A world moving toward unimagined futures
In a growing economy, things should get easier — right?
Mission ::: Continuity and Change
October 16th, 2003 — “Hell Froze Over.” Apple launched – iTunes for Windows.
That opened up the iPod to the 97% of people who had PCs.
Their first iPods turned into their first iPhones
… switched to a Macintosh all together
… along the way Apple’s market cap climbed to
the most valuable company in the world …
Film to Point-and-shoot to Smartphones
“Twelve cell phones that changed the world”
Intelligent Machines and Displaced Workers
Europe: 1000 years in 10 minutes and
World History (3000 BC - 2013 AD)
Strategy — The New Certainties #5
A view of economic content and structure
The patterns evident in the images above
exist in almost every area of the economy and society
“The world” is moving away from yesterdayS (1950, 1970, 1990 …)
If you investigate the life story of any prominent organization
you’ll likely see multiple chapters in their story.
In some cases there are multiple stories with multiple chapters.
Cases: MRE and Chapter 13, here
From a long-term standpoint, what is the nature
of opportunities associated with new stories (stages)?
In some cases they started the next chapter early enough
and in others they waited for a near deadly crisis — they
were busy working on other things.
“Today’s executives are, of course, a good deal more
than passive custodians of the past.
They can, and properly should,
modify the decisions they inherit.
Indeed to bail out these decisions
when they go wrong,
as all decisions in respect to the future
are likely to do,
is one of their most important
and most difficult assignments.
But today’s executives are also charged with the
responsibility for making the future of the business—with
lead times that are becoming increasingly longer
and in some areas
range up to ten years or so.” —
The Changing World of the Executive
Feeding problems and starving opportunities :::
Slaughtering tomorrow’s opportunity
at the altar of yesterday
Rather than thinking in terms of brands,
it might be more constructive to think
in terms of contribution and mission and purpose.
Apple ::: Sears ::: AT&T ::: IBM ::: GM ::: Exxon ::: HP
JC Penny ::: Sony ::: Xerox ::: Nokia ::: Kodak ::: Blockbuster ::: RadioShack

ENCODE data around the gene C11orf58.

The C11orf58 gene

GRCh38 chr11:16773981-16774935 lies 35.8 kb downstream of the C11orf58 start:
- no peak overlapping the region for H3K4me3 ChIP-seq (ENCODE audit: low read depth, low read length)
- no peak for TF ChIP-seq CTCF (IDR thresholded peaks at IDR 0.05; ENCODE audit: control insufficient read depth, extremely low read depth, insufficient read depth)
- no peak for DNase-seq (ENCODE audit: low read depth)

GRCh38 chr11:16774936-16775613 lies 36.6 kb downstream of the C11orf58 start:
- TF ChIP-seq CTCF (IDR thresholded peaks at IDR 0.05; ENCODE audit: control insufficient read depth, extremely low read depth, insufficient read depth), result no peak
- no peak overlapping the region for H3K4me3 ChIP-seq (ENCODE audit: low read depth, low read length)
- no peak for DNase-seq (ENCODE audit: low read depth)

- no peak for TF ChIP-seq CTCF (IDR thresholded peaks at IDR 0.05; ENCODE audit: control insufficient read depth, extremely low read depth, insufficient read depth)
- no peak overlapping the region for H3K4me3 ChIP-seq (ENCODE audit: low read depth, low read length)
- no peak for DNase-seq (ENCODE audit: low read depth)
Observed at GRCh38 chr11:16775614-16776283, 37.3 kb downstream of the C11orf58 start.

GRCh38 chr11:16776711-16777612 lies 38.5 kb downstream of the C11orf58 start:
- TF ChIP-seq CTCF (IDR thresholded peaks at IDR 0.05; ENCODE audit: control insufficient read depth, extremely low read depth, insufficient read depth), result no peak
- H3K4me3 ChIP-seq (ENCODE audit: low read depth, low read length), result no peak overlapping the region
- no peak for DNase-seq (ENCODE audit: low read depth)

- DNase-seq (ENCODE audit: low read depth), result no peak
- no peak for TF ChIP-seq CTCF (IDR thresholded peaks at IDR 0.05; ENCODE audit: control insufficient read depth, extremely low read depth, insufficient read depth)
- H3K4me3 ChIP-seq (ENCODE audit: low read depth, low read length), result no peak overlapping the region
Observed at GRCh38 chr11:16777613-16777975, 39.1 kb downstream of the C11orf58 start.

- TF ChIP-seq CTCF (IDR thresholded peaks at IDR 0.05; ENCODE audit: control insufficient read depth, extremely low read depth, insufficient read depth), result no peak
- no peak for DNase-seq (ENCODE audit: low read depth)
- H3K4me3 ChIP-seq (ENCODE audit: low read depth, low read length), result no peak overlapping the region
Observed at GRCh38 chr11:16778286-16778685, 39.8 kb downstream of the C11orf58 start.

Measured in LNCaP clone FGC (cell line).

“Corporations once built to last like pyramids
are now more like tents.
Tomorrow they’re gone or in turmoil.
And this is true not only of companies in the headlines like …
Technology is changing very quickly,
as are markets and structures.
You can’t design your life
around a temporary organization.” — Peter Drucker
“If you never change your mind, why have one?” — Edward de Bono
Technology Is Wiping Out Companies Faster than Ever
Victims of success
The bright idea: The casualty rate is enormous
In our roles as consumers
we seek to further our interests
rather than that of a supplier.
We can switch when it suits our interests …
All our experience tells us that
the customer never buys
what the supplier sells.
Value to the customer
is always something fundamentally different
from what is value or quality to the supplier.
This applies as much to a business
as it applies to a university or to a hospital. — PFD
Marketing — inside - out OR outside - in
Every institution — and not only business — must build into its
day-to-day management four entrepreneurial activities that run in parallel.
These are conditions for survival today.
These entrepreneurial tasks differ from the more conventional management
roles of allocating present-day resources to present-day demands.
These entrepreneurial activities start with the outside
and are focused on the outside
And they repeat …
Regardless of the success of current endeavors,
an on going thought process is needed for making a different future
“Success always obsoletes the very behavior that achieved it.
It always creates new realities.
It always creates, above all,
its own and different problems.” — Peter Drucker
Customer’s unsatisfied wants may requires all kinds of dangerous liaisons — below